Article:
‘The Second Voyage ‘ by Eiléan Ní Chuilleanáin.

Odysseus rested on his oar, and saw
The ruffled foreheads of the waves
Crocodiling and mincing past; he rammed
The oar between their jaws, and looked down
In the simmering sea, where scribbles of weeds defined
Uncertain depth, and the slim fishes progressed
In fatal formation, and thought If there was a single
Streak of decency in those waves now, they’d be ridged,
Pocked and dented with the battering they’d had
And we could name them as Adam named the beasts
Saluting a fresh one with dismay, or a notorious one
With admiration; they’d notice us passing
And rejoice at our destruction, but these
Have less Character than sheep and need more patience.

I know what I’ll do he said,
I’ll park my ship in the crook of a long pier
(And I’ll take you with me, he said to the oar)
I’ll face the rising ground, and climb away
From tidal waters, up river-beds
Where herons parcel out the miles of stream,
Over the gaps in the hills, through warm
Silent valleys, and when I meet a farmer
Bold enough to look me in the eye
With ‘Where are you off to with that long
Winnowing fan over your shoulder?’
There I will stand still,
And I’ll plant you as a gatepost or a hitching-post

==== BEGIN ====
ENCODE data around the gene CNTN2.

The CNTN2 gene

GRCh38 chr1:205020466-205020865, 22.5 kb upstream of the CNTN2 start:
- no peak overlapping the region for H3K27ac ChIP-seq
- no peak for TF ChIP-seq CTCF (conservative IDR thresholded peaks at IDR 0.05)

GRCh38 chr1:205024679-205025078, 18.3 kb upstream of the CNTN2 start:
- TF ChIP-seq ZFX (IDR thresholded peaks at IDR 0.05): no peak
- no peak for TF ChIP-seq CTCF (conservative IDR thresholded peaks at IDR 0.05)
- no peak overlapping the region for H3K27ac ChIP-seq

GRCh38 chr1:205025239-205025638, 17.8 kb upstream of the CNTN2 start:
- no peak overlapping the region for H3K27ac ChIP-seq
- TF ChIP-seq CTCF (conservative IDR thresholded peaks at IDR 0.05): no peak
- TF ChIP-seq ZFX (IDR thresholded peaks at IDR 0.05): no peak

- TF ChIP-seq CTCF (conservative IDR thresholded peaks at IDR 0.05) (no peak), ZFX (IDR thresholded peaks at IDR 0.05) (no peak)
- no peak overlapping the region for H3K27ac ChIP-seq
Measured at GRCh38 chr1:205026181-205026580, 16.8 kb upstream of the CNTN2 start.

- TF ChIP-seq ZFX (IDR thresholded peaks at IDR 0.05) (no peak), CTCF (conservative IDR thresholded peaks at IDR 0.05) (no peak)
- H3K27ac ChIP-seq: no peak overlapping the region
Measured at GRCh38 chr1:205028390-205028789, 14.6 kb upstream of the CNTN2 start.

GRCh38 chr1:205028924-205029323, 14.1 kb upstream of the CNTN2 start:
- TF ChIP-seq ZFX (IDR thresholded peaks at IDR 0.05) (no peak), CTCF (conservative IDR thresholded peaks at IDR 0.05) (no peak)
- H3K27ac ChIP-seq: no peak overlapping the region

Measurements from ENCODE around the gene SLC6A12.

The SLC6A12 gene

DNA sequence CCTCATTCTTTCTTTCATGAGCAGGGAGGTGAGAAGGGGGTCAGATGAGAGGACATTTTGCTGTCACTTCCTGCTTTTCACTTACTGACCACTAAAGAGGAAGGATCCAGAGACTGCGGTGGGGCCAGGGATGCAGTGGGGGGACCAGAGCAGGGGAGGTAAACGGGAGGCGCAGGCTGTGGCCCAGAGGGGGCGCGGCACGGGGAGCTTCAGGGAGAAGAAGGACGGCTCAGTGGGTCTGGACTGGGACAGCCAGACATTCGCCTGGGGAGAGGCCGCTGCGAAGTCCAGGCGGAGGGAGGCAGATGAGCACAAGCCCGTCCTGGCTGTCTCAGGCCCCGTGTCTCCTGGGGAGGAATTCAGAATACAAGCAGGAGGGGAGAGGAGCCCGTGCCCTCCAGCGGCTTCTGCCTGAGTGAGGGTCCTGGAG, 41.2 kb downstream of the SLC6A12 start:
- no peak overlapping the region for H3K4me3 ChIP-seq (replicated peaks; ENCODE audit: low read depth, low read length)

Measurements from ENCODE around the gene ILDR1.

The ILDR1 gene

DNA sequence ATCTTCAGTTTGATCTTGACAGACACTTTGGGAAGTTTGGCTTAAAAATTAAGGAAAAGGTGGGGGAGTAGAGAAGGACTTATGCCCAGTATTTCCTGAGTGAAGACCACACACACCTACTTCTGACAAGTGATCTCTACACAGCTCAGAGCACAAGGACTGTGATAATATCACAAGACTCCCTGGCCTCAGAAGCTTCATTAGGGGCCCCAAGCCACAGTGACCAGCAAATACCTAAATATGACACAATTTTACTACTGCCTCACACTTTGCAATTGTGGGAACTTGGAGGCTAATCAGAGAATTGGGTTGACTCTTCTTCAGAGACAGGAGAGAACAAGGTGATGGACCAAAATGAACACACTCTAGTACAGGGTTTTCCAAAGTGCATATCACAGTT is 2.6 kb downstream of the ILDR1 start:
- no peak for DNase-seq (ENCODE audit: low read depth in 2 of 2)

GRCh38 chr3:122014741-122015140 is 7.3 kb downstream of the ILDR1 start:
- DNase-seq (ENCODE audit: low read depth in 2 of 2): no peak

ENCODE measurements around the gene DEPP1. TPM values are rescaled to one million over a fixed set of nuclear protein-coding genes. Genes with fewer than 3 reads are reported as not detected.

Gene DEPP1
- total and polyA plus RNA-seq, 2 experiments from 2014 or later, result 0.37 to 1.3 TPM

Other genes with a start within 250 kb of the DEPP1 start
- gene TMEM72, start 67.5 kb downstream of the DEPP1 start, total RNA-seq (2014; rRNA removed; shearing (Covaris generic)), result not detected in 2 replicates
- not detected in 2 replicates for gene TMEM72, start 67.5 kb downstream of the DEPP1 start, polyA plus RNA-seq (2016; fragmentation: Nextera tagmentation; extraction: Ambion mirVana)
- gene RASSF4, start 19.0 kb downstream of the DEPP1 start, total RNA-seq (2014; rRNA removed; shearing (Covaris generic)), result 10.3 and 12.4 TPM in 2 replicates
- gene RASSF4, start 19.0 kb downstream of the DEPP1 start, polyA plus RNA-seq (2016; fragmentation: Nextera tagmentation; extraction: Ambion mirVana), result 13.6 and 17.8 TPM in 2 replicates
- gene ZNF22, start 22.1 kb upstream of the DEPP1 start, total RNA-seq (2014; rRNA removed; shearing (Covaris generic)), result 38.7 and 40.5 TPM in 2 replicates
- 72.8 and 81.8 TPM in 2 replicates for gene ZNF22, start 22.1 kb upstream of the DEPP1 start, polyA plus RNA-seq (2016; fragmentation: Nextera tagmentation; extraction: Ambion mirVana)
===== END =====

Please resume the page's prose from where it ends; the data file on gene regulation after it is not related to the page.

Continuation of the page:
And leave you for a tidemark. I can go back
And organise my house then.

But the profound
Unfenced valleys of the ocean still held him;
he had only the oar to make them keep their distance;
The sea was still frying under the ship’s side.
He considered the water-lilies, and thought about fountains
Spraying as wide as willows in empty squares;
The sugarstick of water clattering into the kettle;
The flat lakes bisecting the rushes. He remembered spiders and frogs
Housekeeping at the wayside in brown trickles floored with mud,
Horsetroughs, the black canal with pale swans at dark;
His face grew damp with tears that tasted
Like his own sweat or the insults of the sea. 

by Eiléan Ní Chuilleanáin.

 This poem is culled from The Penguin Book of Irish Verse. It was edited by Poet Brendan Kennelly and published in 1970. Both poets have collections, translations and ongoing works.

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